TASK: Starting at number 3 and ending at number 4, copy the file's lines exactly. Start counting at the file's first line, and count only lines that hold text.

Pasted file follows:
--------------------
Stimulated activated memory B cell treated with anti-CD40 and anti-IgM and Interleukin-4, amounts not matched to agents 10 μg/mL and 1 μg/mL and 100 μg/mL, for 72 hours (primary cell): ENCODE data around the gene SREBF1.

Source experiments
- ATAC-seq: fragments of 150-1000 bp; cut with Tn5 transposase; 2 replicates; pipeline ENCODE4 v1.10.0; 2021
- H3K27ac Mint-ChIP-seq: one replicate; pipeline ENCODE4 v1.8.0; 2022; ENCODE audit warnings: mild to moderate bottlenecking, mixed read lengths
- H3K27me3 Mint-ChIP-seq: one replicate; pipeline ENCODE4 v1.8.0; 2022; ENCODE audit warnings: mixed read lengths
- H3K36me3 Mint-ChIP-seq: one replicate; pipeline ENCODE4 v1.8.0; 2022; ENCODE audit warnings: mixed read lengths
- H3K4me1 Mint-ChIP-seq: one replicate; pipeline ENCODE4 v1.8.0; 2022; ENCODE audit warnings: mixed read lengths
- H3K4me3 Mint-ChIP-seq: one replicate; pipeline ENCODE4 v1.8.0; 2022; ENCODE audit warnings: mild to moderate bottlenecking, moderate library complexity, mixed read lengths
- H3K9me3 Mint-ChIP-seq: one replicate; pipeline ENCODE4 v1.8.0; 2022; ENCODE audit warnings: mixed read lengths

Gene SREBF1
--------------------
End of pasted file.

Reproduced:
- ATAC-seq: fragments of 150-1000 bp; cut with Tn5 transposase; 2 replicates; pipeline ENCODE4 v1.10.0; 2021
- H3K27ac Mint-ChIP-seq: one replicate; pipeline ENCODE4 v1.8.0; 2022; ENCODE audit warnings: mild to moderate bottlenecking, mixed read lengths